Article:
- The customer doesn’t talk much and takes a long time to answer a question
- There is a clear sign of distress in their communications during contact
- The customer sounds agitated or confused, indicating an illness or a disability
Once signals of vulnerability have been identified, a call agent can take steps to control the call and make the experience for the customer less stressful. Proactive steps that can be taken to better handle interaction with vulnerable customers include:
- Acquiring from the customer their communication preferences if they are not comfortable with telephone or whatever other media through which communication is currently taking place
- Avoiding making assumptions about the customer’s issue as it can lead to the delivery of wrong outcomes and add to the frustration.
- Mentally visualising the customer so that they and their issue can be better related to and handled
- Asking appropriate questions to the customer to ensure that they have correctly understood the conversation taking place
- Summarising the call at the end of the session
- Offering relevant support and advice for their area of vulnerability
How Voice Analytics Can Help with Vulnerability Identification
Even with proper training given to contact staff in identifying vulnerable customers, harsh business realities such as commercial pressure, meeting quotas, high customer traffic, and work exhaustion can make it difficult to do so. When handling queries from vulnerable customers, it is important that the contact staff feels supported and trivial processes are automated as much as possible to reduce the workload and allow them to focus their attention on what is truly important.
Many firms and companies are still reliant on outdated manual processes for identification and reviewing of vulnerability cases. Not only is this approach highly inefficient and time-consuming, but the risk of making mistakes is high with just one error potentially affecting the accuracy of the outcome of the whole chain of operation.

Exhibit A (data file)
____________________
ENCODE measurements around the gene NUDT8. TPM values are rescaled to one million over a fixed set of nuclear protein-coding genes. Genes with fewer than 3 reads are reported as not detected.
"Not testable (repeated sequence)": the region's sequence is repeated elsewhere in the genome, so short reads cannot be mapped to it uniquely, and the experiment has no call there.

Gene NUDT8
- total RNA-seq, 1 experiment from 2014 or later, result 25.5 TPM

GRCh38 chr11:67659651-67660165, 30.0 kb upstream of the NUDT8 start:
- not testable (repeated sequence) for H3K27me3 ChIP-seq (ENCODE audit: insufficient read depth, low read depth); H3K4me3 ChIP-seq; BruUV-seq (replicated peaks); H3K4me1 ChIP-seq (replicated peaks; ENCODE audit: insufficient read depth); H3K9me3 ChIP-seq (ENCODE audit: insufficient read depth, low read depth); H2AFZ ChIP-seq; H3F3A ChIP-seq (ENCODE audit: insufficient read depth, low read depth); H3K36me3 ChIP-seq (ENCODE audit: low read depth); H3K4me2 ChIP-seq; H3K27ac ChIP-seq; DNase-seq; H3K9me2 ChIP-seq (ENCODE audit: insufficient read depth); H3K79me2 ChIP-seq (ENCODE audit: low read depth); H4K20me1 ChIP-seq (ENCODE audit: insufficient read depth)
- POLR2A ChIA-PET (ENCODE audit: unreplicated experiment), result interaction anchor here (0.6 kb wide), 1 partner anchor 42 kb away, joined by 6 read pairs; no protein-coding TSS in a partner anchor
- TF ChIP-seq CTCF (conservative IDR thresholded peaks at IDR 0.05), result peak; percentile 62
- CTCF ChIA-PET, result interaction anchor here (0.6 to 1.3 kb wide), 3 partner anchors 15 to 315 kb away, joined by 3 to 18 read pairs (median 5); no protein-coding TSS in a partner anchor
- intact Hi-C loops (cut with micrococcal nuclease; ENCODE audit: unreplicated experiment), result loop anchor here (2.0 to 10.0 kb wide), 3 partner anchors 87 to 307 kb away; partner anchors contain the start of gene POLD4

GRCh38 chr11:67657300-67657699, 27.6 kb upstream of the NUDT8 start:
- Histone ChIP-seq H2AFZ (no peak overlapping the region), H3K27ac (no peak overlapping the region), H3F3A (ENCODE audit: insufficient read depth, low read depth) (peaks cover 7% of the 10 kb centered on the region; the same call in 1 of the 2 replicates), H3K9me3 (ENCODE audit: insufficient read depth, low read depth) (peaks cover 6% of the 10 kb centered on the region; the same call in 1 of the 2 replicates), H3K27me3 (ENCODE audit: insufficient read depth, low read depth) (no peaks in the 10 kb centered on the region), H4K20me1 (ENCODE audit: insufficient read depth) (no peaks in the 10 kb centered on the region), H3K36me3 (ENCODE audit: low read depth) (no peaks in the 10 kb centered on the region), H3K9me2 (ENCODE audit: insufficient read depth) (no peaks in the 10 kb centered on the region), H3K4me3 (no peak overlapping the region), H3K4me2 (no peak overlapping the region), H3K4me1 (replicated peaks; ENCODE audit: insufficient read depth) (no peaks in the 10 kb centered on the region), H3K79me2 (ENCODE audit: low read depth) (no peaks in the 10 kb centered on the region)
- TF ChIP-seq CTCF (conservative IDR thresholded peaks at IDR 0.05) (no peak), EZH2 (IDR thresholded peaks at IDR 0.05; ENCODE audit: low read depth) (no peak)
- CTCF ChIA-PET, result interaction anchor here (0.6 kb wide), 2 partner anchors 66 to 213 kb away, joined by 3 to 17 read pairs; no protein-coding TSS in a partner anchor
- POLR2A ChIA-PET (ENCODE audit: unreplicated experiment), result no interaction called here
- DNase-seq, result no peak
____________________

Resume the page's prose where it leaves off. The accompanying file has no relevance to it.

Voice Analytics is a process of recording and analyzing calls to gather useful customer insights and facilitate smarter interactions with customers. Voice analytics systems can pick up spoken keywords to assess the topic being discussed and the emotional character of the conversation and identify areas where the contact staff may need additional training, especially with handling difficult calls.
Additionally, a voice analytics system can isolate words and phrases used most frequently within a given duration as well as pick up changes in consumer behavior during an interaction, helping organizations better address customer vulnerability and make adjustments.
Contact centre staff can also benefit from the detailed intelligence reports generated by the system to spot examples of the best and worst practices when handling challenging calls from vulnerable customers as well as build better cost containment strategies.
Enterprise-level voice analytic system usually feature multi or omnichannel recording function, allowing all communication channels of an organization including phones, SMS, social media, email and knowledge bases to be processed on a single platform.
Increasingly complex regulatory environment for compliance and risk management, as well as the heightened necessity of employing intelligence in the day to day operation of an organization, means the old manual methods of customer identification are no longer viable.
Voice analytics can help improve the accuracy of customer vulnerably identification and allow companies to implement better strategies to cope with them, enhance satisfaction for both customers and contact staff, and generate higher productivity.
Feel free to contact us if you want to talk about any of the things we have discussed today.